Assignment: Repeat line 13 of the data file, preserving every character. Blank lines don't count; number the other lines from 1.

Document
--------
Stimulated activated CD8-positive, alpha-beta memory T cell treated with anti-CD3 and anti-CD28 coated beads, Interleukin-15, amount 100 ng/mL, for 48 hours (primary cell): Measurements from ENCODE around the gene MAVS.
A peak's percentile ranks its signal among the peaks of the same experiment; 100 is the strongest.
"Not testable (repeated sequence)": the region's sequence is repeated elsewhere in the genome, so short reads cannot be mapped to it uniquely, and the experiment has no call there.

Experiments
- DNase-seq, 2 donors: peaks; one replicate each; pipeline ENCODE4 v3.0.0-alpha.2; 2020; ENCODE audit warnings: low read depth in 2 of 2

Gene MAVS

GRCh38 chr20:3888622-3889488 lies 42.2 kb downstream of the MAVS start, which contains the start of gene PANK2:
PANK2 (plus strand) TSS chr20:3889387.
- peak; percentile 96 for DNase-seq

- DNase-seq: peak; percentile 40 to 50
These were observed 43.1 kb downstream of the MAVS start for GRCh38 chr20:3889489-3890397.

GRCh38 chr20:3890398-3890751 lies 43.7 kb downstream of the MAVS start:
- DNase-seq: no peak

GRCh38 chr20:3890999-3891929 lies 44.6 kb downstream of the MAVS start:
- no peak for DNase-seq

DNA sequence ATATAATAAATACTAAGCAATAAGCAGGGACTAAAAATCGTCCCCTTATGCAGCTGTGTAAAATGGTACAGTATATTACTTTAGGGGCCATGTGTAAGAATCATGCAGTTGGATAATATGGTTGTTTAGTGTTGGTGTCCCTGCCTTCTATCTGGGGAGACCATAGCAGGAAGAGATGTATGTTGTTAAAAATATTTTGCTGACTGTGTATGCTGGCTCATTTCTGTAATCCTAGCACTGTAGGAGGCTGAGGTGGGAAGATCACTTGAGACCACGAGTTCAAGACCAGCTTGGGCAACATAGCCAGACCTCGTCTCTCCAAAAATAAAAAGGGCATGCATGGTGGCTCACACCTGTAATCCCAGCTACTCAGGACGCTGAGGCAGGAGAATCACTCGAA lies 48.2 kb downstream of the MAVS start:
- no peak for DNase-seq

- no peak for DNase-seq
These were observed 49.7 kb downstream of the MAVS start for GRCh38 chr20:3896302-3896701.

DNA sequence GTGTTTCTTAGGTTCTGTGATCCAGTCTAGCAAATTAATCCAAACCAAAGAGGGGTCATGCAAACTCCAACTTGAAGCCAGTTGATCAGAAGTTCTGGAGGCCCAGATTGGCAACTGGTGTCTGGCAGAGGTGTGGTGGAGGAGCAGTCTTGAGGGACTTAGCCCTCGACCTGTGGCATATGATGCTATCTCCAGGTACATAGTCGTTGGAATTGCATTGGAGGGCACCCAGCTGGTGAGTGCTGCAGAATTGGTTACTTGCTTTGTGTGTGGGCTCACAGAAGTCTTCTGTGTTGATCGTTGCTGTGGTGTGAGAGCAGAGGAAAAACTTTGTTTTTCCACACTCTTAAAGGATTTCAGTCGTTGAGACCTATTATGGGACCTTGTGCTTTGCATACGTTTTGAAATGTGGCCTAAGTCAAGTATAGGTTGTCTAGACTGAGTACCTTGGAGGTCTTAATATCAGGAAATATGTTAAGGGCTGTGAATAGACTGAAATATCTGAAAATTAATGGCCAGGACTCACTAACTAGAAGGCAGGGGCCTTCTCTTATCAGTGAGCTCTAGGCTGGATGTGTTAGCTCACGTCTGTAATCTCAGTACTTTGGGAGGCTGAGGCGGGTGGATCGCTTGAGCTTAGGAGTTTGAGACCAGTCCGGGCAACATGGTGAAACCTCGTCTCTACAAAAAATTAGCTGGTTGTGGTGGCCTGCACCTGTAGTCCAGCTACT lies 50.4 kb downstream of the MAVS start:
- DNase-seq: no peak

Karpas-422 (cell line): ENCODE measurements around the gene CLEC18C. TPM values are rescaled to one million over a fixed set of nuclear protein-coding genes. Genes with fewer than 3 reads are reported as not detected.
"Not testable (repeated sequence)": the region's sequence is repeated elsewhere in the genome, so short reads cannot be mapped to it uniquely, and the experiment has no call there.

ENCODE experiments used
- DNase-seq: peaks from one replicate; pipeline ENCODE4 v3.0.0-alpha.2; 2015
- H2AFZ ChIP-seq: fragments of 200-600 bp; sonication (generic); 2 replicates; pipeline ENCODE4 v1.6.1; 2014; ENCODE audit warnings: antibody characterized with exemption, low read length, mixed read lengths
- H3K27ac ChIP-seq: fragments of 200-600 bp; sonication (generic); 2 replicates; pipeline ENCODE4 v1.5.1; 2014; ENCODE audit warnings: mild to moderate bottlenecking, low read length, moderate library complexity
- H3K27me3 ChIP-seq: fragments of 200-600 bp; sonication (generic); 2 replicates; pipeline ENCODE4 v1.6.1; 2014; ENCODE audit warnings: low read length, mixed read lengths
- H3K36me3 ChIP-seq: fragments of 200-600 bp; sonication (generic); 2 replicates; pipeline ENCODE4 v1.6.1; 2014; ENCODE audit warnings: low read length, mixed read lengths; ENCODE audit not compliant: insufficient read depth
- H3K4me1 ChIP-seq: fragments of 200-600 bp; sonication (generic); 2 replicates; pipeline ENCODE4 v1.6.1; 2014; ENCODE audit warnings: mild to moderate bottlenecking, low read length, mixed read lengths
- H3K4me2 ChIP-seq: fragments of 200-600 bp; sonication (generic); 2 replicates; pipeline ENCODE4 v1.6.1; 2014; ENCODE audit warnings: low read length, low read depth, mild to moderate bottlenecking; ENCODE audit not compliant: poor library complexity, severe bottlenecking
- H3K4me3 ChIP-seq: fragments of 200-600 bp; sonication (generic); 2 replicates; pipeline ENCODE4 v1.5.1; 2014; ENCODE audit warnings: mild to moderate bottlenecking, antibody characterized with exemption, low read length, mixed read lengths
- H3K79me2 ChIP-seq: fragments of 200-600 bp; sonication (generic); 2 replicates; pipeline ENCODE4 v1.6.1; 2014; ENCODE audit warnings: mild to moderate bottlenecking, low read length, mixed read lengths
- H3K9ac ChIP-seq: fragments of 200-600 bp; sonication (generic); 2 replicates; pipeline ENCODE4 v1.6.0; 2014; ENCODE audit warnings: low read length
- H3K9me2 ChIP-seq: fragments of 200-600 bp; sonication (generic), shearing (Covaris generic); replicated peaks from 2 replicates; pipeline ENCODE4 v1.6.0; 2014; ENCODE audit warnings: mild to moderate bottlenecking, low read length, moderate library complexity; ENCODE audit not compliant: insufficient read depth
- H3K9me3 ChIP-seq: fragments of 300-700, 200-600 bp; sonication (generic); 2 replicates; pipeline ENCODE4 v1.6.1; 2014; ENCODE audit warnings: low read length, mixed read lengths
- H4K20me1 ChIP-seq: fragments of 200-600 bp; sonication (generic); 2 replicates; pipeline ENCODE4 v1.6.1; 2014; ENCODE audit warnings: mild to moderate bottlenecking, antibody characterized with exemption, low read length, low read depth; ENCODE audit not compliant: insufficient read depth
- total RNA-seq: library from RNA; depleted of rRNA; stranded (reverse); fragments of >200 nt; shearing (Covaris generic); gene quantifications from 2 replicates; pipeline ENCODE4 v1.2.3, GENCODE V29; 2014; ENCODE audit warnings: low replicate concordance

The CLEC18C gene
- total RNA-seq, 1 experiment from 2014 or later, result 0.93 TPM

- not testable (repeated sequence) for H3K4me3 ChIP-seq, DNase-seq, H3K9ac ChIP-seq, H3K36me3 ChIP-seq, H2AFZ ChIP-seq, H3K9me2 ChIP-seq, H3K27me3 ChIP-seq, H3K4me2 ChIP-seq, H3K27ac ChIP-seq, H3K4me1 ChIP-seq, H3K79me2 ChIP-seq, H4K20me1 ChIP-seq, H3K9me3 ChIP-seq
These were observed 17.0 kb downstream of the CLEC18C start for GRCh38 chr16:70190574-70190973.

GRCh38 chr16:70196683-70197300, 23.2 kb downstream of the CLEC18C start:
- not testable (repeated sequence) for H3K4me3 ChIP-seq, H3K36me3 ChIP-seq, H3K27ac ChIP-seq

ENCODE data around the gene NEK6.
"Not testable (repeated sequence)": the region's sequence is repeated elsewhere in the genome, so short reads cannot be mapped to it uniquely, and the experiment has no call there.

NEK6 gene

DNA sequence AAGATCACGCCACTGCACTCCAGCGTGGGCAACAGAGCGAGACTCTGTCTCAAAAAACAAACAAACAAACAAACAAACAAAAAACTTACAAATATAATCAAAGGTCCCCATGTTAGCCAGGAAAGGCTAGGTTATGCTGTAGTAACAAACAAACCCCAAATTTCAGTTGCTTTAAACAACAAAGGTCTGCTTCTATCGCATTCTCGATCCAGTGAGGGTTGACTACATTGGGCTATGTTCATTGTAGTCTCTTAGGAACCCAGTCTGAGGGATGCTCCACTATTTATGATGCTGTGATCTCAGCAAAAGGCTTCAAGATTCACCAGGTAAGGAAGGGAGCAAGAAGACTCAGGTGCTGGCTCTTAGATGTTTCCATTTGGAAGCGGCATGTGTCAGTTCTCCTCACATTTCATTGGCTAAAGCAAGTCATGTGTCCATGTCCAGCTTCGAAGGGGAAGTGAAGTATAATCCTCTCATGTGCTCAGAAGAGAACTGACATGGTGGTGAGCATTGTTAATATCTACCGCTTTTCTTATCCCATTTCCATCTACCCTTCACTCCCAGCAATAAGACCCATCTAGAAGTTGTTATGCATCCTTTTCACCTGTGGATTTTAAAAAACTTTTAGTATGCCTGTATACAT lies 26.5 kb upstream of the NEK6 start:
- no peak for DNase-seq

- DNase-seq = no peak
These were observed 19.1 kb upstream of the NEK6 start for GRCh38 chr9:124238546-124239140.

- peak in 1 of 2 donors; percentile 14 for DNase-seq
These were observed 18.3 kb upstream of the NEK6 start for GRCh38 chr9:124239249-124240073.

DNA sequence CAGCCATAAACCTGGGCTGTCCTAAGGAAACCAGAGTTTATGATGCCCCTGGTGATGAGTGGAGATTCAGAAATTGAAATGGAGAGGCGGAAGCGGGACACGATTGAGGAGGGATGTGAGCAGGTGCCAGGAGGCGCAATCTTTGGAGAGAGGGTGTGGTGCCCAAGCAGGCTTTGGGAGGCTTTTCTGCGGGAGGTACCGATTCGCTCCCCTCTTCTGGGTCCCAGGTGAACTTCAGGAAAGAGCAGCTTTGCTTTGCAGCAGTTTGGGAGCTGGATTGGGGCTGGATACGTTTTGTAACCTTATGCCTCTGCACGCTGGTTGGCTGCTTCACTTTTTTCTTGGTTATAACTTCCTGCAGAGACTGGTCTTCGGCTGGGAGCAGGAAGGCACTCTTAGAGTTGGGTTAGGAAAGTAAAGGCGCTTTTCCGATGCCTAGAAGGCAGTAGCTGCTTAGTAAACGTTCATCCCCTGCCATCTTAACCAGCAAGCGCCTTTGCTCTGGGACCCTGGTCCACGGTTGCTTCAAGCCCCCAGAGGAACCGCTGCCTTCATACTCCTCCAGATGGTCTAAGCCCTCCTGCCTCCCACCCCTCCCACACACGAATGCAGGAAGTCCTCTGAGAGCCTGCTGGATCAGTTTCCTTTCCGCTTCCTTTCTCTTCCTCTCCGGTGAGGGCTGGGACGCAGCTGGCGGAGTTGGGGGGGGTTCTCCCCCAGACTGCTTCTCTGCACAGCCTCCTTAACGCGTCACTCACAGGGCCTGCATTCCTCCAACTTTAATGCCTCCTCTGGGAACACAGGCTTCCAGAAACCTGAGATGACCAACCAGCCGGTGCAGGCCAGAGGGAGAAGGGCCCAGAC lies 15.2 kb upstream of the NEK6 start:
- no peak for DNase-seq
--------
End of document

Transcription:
- DNase-seq: no peak